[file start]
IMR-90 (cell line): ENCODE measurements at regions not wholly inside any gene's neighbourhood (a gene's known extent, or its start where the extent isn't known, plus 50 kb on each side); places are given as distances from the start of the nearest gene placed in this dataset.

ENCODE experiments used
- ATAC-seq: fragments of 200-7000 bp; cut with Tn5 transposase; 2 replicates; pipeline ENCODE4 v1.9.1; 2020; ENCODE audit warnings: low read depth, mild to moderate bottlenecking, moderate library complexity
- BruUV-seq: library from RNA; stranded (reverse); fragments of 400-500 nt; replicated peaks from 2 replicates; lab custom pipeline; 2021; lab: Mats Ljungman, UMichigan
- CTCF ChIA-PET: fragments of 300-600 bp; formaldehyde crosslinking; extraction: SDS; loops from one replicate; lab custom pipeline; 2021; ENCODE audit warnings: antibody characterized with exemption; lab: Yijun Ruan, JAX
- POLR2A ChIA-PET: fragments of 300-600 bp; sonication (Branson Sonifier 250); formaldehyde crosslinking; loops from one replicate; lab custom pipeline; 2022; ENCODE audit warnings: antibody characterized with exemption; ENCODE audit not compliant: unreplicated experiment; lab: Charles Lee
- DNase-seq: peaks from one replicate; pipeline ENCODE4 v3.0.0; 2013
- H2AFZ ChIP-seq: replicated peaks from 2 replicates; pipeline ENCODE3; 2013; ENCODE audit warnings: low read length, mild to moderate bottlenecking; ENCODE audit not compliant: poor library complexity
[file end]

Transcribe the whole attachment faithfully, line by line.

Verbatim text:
IMR-90 (cell line): ENCODE measurements at regions not wholly inside any gene's neighbourhood (a gene's known extent, or its start where the extent isn't known, plus 50 kb on each side); places are given as distances from the start of the nearest gene placed in this dataset.

ENCODE experiments used
- ATAC-seq: fragments of 200-7000 bp; cut with Tn5 transposase; 2 replicates; pipeline ENCODE4 v1.9.1; 2020; ENCODE audit warnings: low read depth, mild to moderate bottlenecking, moderate library complexity
- BruUV-seq: library from RNA; stranded (reverse); fragments of 400-500 nt; replicated peaks from 2 replicates; lab custom pipeline; 2021; lab: Mats Ljungman, UMichigan
- CTCF ChIA-PET: fragments of 300-600 bp; formaldehyde crosslinking; extraction: SDS; loops from one replicate; lab custom pipeline; 2021; ENCODE audit warnings: antibody characterized with exemption; lab: Yijun Ruan, JAX
- POLR2A ChIA-PET: fragments of 300-600 bp; sonication (Branson Sonifier 250); formaldehyde crosslinking; loops from one replicate; lab custom pipeline; 2022; ENCODE audit warnings: antibody characterized with exemption; ENCODE audit not compliant: unreplicated experiment; lab: Charles Lee
- DNase-seq: peaks from one replicate; pipeline ENCODE4 v3.0.0; 2013
- H2AFZ ChIP-seq: replicated peaks from 2 replicates; pipeline ENCODE3; 2013; ENCODE audit warnings: low read length, mild to moderate bottlenecking; ENCODE audit not compliant: poor library complexity